In the first post of this six-part series on defining the marketing journey, we discussed the importance of setting clear business objectives using the S.M.A.R.T. approach: specific, measurable, actionable, relevant and time-bound. For real estate agents, it’s most likely your business goals are defined in terms of closed transactions from year to year.
So, you have the easy part out of the way!
Now, it’s time for us to move on to marketing. Marketing is a mystery to most small business owners. Often, when we bring up the topic of marketing with agents, eyes glaze over and it is not uncommon for people to say: “I can’t afford marketing” because they are under the impression that marketing means having a TV commercial on the Super Bowl. Indeed, that is one form of marketing, but an extreme form limited to a select few multi-national companies. Our response to someone who says they can’t afford marketing is: “You can’t afford NOT to be marketing.”
Before we dive in, let’s take a look at a few definitions of marketing to give you a frame of reference.
Wikipedia defines marketing as:
“Marketing is the study and management of exchange relationships. It is used to create the customer, to keep the customer and to satisfy the customer.”
Marjorie Clayman, ad advertising executive explained marketing as such:
“Marketing is convincing people that your brand (meaning, your product, service or company) is the best and then protecting the relationship you build with your customer.”
Let’s frame this from a real estate perspective. Depending on the market in which you operate, you may be one of hundreds or even thousands of real estate agents. Or, you may define your geography in terms of neighborhoods, which means there are dozens of other agents vying for the attention of attention-strapped consumers. Within the pool of agents, there are a few top performers who work the phones better than anyone and have built a reputation over the years. To be sure, working the phones using lead systems such as Vulcan 7 or Espresso Agent is a critical element to real estate success. But it isn’t the only element.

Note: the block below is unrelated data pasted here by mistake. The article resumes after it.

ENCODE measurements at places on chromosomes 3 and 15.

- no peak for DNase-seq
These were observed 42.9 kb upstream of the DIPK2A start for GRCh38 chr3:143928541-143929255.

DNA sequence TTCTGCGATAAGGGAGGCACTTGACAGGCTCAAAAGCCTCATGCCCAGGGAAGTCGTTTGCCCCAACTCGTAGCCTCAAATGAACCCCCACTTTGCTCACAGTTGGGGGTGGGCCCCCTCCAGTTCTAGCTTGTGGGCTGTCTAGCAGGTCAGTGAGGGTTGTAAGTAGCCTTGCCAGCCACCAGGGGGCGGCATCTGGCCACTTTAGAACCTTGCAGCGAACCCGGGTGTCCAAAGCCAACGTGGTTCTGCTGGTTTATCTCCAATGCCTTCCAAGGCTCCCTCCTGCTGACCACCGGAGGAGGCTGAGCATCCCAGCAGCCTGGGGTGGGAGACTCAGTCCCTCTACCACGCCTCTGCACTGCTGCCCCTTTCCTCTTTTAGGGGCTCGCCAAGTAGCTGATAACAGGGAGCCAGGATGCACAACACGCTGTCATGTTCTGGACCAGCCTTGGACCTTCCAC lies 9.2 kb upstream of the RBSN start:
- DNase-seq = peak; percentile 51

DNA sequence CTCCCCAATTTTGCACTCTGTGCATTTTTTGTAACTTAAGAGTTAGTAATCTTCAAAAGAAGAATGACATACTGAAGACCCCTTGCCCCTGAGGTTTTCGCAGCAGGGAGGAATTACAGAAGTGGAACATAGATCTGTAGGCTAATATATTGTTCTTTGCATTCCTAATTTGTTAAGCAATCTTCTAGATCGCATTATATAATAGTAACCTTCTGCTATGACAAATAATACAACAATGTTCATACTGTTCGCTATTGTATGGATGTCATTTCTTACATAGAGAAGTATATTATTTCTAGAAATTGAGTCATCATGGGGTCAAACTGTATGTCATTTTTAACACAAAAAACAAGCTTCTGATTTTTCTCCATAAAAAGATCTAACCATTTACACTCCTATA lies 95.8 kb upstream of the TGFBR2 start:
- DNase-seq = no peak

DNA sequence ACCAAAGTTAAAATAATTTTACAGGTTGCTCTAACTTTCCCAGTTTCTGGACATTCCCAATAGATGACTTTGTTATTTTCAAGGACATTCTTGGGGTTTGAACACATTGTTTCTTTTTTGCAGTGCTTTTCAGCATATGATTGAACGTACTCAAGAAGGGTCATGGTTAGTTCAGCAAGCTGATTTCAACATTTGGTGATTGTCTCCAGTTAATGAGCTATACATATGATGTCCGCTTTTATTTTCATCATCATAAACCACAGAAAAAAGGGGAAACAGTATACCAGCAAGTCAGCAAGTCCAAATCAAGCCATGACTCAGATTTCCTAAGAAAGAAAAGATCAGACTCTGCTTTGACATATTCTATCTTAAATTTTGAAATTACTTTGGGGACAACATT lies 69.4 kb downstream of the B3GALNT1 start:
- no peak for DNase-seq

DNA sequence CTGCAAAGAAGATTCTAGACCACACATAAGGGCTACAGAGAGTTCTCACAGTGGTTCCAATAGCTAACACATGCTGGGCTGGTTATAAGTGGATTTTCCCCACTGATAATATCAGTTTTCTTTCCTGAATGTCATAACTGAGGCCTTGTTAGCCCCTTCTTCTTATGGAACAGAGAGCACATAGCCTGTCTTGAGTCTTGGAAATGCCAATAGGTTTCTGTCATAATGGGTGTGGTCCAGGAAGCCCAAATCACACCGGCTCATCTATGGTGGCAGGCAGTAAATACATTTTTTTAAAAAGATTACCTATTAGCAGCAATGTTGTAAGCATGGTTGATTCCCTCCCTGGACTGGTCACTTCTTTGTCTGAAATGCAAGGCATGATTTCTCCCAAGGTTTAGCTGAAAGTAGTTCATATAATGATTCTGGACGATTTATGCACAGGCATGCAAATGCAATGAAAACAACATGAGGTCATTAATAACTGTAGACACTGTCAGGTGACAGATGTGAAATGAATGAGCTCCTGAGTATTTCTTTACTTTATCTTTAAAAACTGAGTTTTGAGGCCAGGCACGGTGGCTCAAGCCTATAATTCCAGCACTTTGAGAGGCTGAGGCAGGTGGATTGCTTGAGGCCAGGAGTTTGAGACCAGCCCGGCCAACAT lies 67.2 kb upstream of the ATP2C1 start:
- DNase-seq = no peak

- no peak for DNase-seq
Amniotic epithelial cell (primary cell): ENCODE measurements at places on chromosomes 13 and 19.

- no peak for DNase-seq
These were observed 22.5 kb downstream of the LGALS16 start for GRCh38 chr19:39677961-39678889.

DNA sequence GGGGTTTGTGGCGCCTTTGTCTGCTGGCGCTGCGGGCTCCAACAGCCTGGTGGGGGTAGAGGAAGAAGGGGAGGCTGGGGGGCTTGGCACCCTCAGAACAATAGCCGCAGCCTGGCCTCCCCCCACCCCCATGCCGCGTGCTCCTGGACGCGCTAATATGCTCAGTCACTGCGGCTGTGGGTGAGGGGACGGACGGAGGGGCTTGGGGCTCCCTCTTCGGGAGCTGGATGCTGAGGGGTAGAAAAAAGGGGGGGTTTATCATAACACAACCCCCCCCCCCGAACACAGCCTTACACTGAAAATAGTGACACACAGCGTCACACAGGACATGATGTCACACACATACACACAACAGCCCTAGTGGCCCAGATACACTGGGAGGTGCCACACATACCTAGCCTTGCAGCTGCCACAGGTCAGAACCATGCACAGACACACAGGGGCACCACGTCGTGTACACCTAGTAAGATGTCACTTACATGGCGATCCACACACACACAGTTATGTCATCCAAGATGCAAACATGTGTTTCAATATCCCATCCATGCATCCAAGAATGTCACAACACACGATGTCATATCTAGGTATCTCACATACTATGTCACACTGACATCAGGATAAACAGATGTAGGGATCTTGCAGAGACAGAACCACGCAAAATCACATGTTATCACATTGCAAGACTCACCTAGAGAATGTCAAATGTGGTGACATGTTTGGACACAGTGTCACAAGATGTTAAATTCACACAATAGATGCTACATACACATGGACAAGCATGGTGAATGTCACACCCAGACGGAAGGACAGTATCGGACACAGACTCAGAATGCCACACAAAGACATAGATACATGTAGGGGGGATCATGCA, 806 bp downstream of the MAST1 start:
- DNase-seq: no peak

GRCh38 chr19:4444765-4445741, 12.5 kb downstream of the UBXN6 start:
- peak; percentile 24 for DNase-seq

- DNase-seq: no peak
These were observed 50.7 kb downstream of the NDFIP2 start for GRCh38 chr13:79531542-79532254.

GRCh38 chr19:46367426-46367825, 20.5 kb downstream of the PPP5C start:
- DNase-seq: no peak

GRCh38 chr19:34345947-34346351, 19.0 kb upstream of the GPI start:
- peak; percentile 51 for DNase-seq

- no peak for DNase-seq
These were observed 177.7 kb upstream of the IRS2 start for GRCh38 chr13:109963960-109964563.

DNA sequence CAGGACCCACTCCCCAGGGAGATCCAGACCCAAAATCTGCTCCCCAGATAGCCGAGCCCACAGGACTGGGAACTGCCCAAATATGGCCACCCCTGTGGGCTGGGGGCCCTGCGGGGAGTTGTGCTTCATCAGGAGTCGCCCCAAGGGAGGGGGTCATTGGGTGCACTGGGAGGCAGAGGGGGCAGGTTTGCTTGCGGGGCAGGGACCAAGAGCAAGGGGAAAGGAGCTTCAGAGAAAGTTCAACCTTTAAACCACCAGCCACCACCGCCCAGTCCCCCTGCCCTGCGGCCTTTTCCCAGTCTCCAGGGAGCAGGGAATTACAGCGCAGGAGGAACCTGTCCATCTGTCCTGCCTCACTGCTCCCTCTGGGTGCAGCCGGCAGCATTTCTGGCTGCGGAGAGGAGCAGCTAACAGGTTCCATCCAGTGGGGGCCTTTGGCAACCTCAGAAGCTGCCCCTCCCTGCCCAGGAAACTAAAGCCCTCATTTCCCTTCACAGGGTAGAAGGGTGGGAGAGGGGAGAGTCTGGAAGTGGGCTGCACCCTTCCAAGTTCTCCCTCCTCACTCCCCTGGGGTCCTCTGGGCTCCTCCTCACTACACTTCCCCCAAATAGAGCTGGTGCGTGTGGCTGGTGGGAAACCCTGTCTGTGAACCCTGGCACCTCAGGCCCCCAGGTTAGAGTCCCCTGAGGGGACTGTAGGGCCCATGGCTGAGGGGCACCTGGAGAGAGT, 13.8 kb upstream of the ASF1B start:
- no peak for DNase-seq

Once you’ve established your business goal, you move onto your marketing objective, and here’s the essential question you need to ask:
“What goal must marketing accomplish to achieve my business goal?”
In its purest sense, for a real estate agent or any small business, marketing is about differentiating YOU THE BRAND from the rest of the pack. If you’re a magician on the phone, you might not need to worry as much about differentiating yourself. But even then, someone could come along who could be better than you in tracking down leads on the phone. What then?
To the degree possible, a marketing objective should, like the business objective, be stated in specific terms to aid in evaluating your marketing efforts at the end of the year. But it’s not always easy to quantify some marketing objectives. For example, your marketing objective might be to “build awareness of your personal brand/team across 5 different neighborhoods.” Short of spending money on expensive marketing research, it would be difficult to measure your success against this objective.
So, let’s look at a more practical way to define a marketing objective. Perhaps the goal of your marketing is to turn cold calls into warm calls. If you track your performance, you’ll know that your call-to-meeting ratio is X. Marketing may help to improve the call-to-meeting ratio because people will know your name or, better yet, have reached out directly to you because of something they saw or read about your brand. Therefore, if your business objective is to grow closed transactions by 40% in the coming year, your marketing objective might be:
“Build awareness of Team X so as to improve our call-to-meeting ratio from X to Y over the next 12 months.”
Marketing is about getting someone to “consider” your brand versus a competitor. If you can make it into a consumer’s consideration set, you are one important step closer to closing a transaction.
One final note about marketing and setting marketing objectives: it is not a static process. Marketing plans are living organisms that evolve to meet the needs of a changing business environment. But it is important to get into the discipline of setting measurable marketing objectives to guide future business decisions.
In our next post, we will move to the fun part of marketing and that’s setting communication goals. What do you want consumers to know about your business and how will this knowledge shape their attitude toward your brand?